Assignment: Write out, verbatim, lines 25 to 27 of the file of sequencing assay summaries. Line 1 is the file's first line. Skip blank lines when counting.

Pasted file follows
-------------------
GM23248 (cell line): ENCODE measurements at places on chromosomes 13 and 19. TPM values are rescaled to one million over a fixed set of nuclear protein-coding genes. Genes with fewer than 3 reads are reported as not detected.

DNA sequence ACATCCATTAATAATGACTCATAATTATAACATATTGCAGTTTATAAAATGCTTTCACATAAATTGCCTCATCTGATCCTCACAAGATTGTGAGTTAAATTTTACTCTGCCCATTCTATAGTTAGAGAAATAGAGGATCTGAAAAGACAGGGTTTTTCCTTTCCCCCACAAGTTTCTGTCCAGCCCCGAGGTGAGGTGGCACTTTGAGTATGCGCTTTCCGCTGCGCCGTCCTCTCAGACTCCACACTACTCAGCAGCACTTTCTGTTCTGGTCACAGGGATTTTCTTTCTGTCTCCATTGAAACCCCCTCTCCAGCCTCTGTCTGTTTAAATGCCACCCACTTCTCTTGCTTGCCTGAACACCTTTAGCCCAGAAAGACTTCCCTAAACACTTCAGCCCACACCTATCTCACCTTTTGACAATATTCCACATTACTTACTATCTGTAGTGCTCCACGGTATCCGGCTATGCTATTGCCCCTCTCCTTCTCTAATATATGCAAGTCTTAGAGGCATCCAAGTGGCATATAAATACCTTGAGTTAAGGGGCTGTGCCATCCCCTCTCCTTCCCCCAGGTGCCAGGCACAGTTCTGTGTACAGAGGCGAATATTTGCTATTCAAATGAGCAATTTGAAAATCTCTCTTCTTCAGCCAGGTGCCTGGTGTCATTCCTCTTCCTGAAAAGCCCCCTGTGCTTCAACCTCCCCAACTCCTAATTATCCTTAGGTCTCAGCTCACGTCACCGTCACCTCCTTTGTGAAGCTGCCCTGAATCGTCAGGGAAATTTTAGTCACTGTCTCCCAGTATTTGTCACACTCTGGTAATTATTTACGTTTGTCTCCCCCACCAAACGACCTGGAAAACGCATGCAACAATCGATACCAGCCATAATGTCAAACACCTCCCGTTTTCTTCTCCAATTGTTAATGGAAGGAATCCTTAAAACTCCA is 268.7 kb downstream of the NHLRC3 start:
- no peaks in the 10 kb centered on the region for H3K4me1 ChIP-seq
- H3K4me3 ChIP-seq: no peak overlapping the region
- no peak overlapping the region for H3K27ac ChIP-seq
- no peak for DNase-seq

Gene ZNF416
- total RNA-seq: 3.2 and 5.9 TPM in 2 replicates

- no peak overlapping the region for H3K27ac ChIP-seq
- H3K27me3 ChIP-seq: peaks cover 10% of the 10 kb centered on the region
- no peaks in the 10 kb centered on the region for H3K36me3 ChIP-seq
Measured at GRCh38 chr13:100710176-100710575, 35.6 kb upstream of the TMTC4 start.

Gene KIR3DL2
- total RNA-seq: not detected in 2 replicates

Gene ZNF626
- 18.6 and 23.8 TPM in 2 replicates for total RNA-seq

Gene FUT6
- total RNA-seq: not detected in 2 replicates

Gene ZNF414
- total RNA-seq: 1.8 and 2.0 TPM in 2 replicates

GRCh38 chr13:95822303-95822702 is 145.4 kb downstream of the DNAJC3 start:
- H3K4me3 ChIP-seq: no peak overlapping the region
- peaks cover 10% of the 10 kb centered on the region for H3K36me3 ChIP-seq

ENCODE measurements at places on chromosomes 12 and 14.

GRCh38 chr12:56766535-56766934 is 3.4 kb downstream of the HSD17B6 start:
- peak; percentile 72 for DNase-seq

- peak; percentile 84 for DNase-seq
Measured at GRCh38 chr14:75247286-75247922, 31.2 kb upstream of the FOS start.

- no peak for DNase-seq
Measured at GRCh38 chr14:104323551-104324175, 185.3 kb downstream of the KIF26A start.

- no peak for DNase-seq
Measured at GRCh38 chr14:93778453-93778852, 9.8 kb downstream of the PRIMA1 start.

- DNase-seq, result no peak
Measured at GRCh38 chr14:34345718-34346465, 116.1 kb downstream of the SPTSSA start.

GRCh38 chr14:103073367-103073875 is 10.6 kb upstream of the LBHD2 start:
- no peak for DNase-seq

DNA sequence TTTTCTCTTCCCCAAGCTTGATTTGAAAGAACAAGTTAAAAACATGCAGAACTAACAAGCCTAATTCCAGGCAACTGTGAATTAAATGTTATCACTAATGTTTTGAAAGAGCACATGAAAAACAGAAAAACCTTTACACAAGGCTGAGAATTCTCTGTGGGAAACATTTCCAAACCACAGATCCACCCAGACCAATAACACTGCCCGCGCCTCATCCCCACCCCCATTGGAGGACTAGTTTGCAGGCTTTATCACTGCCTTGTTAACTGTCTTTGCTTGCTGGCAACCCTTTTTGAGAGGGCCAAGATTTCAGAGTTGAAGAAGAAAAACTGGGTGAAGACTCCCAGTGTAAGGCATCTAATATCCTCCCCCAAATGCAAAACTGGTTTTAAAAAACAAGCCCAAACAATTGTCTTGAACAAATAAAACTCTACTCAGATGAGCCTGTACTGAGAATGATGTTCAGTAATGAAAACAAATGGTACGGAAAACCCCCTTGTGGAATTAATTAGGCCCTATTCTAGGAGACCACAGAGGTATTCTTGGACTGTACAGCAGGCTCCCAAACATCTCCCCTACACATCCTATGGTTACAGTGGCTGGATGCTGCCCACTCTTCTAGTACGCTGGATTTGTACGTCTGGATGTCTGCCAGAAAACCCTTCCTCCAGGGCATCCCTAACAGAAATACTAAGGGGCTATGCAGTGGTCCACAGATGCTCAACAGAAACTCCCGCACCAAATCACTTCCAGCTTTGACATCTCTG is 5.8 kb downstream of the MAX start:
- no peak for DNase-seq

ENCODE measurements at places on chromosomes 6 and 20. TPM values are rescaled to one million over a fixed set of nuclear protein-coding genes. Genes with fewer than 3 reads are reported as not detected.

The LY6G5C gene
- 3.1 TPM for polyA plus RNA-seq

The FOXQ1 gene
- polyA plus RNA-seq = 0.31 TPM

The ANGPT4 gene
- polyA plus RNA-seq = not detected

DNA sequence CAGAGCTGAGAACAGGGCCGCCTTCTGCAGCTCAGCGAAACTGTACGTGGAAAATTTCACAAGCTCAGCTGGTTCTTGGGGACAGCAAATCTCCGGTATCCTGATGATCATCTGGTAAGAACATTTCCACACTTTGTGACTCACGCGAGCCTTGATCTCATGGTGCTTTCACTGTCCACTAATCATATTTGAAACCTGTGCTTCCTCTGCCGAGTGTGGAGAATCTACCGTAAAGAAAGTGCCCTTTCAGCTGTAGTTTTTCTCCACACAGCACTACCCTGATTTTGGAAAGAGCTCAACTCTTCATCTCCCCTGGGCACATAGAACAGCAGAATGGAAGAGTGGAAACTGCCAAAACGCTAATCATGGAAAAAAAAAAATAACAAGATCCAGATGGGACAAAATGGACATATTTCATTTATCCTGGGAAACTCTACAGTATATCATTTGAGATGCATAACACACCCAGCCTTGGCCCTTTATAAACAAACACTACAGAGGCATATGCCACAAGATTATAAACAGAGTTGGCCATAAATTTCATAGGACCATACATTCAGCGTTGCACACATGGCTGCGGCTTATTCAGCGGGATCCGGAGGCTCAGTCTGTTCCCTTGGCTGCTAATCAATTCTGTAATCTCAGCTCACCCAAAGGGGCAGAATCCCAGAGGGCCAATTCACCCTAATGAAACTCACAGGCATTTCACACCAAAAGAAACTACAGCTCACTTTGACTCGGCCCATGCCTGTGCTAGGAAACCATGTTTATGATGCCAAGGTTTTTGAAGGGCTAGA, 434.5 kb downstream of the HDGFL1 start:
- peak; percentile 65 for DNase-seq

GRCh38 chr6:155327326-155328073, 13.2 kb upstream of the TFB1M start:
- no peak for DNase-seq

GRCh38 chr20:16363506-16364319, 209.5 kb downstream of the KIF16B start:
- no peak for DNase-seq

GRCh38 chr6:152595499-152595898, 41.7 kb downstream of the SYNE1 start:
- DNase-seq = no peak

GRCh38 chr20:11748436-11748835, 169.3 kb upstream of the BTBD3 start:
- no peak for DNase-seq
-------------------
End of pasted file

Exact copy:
GRCh38 chr12:56766535-56766934 is 3.4 kb downstream of the HSD17B6 start:
- peak; percentile 72 for DNase-seq

- peak; percentile 84 for DNase-seq